Flower viewing – or hanami in Japanese, dates back to the Heian period (794-1191). It was the aristocrats together with the imperial family that began celebrating the bloom of sakura (sakura matsuri). There are well over 200 varieties of sakura trees in Japan but most of which do not bear fruit. Excessive cross-breeding have rendered them infertile, in exchange for more petals. The resulting trees are mass-blooming every spring. From mid-Mars to the end of April, Japanese weather forecasts report the zensen – or sakura front which starts in the south, moving northward as the weather gets warmer. Since both the Japanese school year (and fiscal year) begins in April, the first day of school often coincides with the sakura blossoms.
Nowadays, many people bring food and sit and chat in parks, watching the sakura – the Japanese’s favorite flower. The tradition is many centuries old and there are many symbolic meanings associated with the cherry blossoms. They are often said to describe the ephemerality of life – and of mortality, since they bloom only a few days with some species just lasting a week. In modern times, the cherry blossoms symbolized something more foul. For example, sakura trees were planted during the Korean occupation in the beginning of the 1900’s to claim territories as Japanese. The trees were cut down in 1953 in celebration of the liberation of the Korean peninsula.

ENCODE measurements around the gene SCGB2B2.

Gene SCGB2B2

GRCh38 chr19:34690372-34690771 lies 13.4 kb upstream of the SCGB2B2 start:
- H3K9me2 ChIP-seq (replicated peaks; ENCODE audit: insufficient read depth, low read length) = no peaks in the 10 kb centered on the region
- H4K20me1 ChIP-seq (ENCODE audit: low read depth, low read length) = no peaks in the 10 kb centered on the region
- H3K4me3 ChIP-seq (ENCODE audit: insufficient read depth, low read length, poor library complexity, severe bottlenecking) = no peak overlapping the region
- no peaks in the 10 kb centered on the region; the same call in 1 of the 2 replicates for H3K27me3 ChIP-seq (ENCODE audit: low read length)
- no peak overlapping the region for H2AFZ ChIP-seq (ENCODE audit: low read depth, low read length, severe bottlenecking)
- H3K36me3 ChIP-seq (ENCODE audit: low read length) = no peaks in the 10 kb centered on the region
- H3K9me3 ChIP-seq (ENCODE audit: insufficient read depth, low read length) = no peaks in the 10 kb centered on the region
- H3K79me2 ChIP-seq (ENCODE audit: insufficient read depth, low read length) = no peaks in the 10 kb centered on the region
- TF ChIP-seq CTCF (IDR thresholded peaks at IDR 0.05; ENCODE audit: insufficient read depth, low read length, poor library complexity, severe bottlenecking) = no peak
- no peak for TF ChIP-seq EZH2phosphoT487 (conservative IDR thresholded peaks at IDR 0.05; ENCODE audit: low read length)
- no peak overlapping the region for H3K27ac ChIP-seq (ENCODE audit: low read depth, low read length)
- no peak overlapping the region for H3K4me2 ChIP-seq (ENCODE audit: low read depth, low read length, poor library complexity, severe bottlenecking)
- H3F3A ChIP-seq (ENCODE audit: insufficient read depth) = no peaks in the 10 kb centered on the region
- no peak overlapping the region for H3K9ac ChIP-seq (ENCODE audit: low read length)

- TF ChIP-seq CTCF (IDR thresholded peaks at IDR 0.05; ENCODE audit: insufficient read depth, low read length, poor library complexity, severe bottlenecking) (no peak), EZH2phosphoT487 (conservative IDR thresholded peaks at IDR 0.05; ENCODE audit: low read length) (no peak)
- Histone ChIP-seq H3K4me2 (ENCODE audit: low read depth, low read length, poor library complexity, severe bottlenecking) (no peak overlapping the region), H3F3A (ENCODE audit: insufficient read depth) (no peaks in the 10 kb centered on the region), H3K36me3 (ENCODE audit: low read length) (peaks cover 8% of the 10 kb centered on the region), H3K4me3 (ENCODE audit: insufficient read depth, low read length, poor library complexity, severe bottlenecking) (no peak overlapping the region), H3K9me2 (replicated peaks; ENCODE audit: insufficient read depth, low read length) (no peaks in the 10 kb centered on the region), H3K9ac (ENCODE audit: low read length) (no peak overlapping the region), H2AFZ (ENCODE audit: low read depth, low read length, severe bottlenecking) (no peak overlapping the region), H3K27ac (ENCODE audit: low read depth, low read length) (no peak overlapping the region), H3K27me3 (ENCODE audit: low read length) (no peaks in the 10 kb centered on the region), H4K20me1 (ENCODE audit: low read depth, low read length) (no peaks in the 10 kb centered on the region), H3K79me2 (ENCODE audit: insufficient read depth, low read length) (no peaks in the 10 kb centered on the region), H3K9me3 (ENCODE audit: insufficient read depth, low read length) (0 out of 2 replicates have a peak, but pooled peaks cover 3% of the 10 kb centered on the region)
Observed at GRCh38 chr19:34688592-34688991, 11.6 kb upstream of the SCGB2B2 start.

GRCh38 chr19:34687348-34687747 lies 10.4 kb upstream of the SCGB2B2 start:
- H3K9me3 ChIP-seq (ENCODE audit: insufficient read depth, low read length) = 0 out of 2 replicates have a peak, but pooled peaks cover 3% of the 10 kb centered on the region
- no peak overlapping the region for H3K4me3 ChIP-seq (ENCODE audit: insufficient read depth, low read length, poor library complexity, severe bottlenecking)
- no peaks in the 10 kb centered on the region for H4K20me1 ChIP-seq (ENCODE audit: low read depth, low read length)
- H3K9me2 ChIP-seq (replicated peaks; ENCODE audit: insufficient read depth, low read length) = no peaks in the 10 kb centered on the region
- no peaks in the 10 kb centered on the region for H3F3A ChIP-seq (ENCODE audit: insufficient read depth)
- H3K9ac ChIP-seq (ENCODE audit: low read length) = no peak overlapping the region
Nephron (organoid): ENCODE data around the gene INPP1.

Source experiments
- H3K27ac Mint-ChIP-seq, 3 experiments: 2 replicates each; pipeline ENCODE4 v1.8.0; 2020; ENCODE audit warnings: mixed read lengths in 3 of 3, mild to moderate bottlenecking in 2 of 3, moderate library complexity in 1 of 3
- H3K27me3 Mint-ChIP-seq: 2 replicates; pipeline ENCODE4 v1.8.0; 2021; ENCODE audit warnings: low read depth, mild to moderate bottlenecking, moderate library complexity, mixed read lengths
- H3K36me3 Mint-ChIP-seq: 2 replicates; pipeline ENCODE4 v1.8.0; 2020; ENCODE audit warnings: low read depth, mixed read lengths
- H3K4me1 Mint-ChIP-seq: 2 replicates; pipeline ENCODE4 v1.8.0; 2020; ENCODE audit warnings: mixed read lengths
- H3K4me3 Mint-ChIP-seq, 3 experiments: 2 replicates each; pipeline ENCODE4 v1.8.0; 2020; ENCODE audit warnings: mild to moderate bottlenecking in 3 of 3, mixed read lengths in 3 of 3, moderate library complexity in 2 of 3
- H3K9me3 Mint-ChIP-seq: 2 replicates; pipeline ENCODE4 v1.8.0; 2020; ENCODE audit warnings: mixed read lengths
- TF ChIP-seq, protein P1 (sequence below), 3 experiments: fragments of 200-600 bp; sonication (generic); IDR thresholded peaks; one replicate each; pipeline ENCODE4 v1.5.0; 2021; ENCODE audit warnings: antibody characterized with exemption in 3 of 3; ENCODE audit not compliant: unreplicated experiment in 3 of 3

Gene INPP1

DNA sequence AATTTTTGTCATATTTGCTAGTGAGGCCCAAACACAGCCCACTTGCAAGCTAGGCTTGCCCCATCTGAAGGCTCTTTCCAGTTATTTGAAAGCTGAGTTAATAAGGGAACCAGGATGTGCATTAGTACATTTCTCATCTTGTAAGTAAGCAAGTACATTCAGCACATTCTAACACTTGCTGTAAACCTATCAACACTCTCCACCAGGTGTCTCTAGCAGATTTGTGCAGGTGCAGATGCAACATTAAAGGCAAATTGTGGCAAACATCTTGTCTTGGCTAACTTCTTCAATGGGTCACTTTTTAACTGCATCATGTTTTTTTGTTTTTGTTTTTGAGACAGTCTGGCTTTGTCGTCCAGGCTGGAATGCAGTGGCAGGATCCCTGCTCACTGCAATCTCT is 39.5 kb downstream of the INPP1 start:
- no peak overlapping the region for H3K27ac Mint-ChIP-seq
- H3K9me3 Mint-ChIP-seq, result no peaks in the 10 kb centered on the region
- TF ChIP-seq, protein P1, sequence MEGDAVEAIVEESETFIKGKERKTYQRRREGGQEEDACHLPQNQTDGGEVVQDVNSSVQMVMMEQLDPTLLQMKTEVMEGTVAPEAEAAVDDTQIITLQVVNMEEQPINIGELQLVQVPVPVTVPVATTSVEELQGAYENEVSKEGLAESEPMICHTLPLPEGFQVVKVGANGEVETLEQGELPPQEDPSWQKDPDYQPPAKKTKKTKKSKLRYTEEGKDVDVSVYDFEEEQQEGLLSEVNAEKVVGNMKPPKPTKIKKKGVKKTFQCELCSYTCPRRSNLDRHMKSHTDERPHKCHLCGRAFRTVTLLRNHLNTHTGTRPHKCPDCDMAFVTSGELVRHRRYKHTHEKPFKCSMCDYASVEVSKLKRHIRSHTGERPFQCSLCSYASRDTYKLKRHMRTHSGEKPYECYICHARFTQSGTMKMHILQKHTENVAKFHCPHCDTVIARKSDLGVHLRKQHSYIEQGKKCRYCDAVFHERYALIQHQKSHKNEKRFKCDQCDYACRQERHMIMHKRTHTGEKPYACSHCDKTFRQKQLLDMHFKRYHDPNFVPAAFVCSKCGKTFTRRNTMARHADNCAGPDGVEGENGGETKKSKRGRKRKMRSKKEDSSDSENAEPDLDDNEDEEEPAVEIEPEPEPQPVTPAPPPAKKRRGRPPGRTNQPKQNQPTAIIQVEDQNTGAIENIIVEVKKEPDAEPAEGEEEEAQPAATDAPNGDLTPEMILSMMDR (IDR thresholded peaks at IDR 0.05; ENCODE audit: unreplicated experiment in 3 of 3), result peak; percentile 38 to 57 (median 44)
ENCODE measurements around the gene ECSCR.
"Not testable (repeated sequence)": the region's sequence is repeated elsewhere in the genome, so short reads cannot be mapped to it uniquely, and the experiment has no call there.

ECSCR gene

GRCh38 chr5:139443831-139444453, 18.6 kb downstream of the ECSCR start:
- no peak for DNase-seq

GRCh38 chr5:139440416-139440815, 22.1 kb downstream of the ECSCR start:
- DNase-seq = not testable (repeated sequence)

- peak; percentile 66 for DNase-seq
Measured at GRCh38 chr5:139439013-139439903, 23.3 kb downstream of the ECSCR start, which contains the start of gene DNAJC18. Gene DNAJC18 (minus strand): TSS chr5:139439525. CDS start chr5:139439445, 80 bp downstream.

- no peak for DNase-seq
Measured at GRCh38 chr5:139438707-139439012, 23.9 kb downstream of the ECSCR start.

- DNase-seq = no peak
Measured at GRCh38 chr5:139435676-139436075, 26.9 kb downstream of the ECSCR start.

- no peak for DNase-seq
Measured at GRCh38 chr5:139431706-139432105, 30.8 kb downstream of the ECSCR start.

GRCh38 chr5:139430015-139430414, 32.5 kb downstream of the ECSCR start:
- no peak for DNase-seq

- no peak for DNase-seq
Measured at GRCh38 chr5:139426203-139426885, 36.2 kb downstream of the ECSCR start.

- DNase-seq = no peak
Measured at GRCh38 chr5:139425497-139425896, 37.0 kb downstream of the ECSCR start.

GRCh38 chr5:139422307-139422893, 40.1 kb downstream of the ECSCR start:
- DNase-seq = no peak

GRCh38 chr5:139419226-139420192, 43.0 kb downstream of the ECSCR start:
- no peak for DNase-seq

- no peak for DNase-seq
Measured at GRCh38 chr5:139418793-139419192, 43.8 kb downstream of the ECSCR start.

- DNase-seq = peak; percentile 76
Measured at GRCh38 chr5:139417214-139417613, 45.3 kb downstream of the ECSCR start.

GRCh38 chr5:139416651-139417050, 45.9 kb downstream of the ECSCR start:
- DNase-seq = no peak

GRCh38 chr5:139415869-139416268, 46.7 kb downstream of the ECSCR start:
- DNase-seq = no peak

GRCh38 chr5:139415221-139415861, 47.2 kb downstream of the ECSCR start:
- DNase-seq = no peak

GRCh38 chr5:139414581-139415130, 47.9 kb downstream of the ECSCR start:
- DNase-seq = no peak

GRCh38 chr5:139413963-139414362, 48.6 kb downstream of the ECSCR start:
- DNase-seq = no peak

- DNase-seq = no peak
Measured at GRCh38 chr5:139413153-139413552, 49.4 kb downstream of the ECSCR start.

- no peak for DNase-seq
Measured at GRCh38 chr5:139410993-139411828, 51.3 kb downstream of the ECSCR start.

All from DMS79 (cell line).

Watch these pictures taken in Kungsträdgården (King’s Garden), Stockholm and be aware that summer is just around the corner!
Vodpod videos no longer available.
I don’t think these ones are sterile…
If you happen to be in Japan, or just curious, read about famous Japanese hanami spots here:
Lämna en kommentar
Inga kommentarer ännu.